University Medalists & Finalists
Meet recipients of and finalists for the University Medal, honoring graduating seniors demonstrating academic distinction, outstanding character and extracurricular community impact. Read more about our winners: Michael Nastac, a physics and mathematics double-degree student, and Tanay Wakhare, who earned degrees in computer science and mathematics.
The path Nastac set off on while watching Carl Sagan’s television series “Cosmos” as a child has taken him through some of the most prestigious laboratories in the world and led him to the cusp of a bright career in physics.
“Michael is brilliant, driven, friendly, charming, collaborative, and yet also appropriately competitive,” said physics Professor William Dorland. “Clearly, he isn’t the traditional ‘student leader’ type. He is a scientific leader, already establishing himself as a world-class intellectual force.”
A Banneker/Key Scholar from Pittsburgh, Nastac came to UMD delving into magnetic confinement nuclear fusion and its potential to revolutionize the field of sustainable energy. He began researching plasma turbulence both at UMD and at the University of Oxford, working to construct simple mathematical models that could be handled by present-day computers and help resolve one of the great conundrums of nuclear fusion: the energy input to current fusion reactors is greater than the energy put out by them.
“He never needs someone else to instill a sense of urgency in him,” said Alexander A. Schekochihin, professor of theoretical physics and fellow of Merton College at the University of Oxford. “He is clever, quick on the uptake, industrious, independent, communicative, articulate (and) extremely well educated.”
Nastac is graduating with a 3.99 GPA. He won a poster prize at the 2019 Sherwood Fusion Theory Conference; gave talks at the Princeton Plasma Physics Laboratory, the University of Oxford and the 12th Plasma Kinetics Working Meeting at the Wolfgang Pauli Institute in Vienna, Austria; and is first author of an upcoming publication in the Journal of Plasma Physics.
Next year, Nastac will be a Clarendon Scholar at the University of Oxford, pursuing a doctorate in theoretical physics. He plans to continue pursuing solutions to the world’s energy crisis and also wants to teach; as a member of the Foundational Learning and Mentorship Experience (FLAME) program, Nastac taught after-school science lessons to students at Adelphi Elementary School.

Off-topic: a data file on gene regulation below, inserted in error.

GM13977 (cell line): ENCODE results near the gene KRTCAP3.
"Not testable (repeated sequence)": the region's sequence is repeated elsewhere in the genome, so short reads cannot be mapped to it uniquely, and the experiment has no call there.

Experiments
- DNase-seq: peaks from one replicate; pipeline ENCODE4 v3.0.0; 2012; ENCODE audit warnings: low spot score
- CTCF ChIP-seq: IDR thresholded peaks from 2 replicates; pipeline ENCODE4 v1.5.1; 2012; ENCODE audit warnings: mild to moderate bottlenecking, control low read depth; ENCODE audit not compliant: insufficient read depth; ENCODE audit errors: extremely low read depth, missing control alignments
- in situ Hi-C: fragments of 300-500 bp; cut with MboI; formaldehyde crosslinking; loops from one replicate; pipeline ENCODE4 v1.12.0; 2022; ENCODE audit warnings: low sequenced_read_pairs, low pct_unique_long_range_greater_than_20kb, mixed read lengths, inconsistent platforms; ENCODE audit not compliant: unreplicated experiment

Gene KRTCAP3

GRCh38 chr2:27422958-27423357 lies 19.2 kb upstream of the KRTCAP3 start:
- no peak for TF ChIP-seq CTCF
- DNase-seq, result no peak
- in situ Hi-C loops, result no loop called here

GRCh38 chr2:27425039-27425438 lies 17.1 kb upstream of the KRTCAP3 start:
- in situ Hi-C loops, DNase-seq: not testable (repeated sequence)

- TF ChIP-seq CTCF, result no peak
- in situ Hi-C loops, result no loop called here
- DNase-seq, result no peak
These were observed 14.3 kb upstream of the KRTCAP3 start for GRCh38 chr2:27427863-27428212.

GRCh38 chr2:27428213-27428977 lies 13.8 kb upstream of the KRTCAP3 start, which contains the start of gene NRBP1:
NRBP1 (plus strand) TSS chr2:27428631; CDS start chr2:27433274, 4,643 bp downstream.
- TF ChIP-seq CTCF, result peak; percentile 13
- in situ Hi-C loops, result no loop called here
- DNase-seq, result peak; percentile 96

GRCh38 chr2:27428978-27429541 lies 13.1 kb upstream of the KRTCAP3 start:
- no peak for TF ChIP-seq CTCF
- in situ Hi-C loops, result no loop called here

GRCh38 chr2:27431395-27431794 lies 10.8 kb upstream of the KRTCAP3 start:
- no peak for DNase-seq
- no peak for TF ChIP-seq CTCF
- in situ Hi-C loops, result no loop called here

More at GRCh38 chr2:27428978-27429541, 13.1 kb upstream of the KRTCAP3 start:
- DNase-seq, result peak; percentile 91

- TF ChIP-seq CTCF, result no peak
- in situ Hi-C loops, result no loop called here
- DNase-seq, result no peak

“It feels incredibly rewarding to see how much fun these young students are having by learning about the same topics that inspired me to pursue science,” he said. “In graduate school and beyond, I want to continue mentoring others, paying forward what I’ve received from my mentors.”
A voracious reader and dreamer who had an unsettled childhood that stretched across three continents and four U.S. states, Wakhare finally found the freedom he was looking for at the University of Maryland.
Not only did he grow into a promising scholar of mathematics and computer science, but he discovered himself in all the ways college makes possible.
“I pulled all-nighters talking in freshman dorms, I took quantum physics, I classified bones in a zooarchaeology lab, I backpacked through Europe on my own,” he said. “I spent a year exploring every nook and cranny of campus, and fondly remember watching the sunrise from the roof of the McKeldin Library.”
A Banneker/Key, Goldwater and Churchill Scholar, Wakhare earned a 3.96 GPA and a host of university honors, including the Dan Shanks Award from the Department of Mathematics and the J.R. Dorfman Prize for Undergraduate Research.
“He is one of the top undergraduates I have known in my 46 years of teaching,” said mathematics Professor Lawrence C. Washington. “I feel like I am talking with a professional mathematician rather than with an undergraduate.”
In fields ranging from number theory to mathematical physics, Wakhare has authored multiple papers and worked at institutions including the University of Queensland, Dalhousie University, the National Institute for Mathematical and Biological Synthesis and the Center for Nanoscale Research at the National Institute for Standards and Technology.
“Tanay Wakhare is an exceptionally talented young mathematician, by far the best student I have ever met in my career,” said Professor Christophe Vignat of Paris-Sud University. “He has a very promising future in mathematics … and should quickly be part of the leading scientific community of his country.”
Fascinated by artificial intelligence, Wakhare wants to bring more rigorous mathematical principles to the AI world, such as constructing machine learning models that can train on biased datasets without simultaneously mirroring their flaws. He will pursue a master’s degree in advanced computer science at the University of Cambridge as a Churchill Scholar before heading to the Massachusetts Institute of Technology to work on a doctorate in theoretical computer science.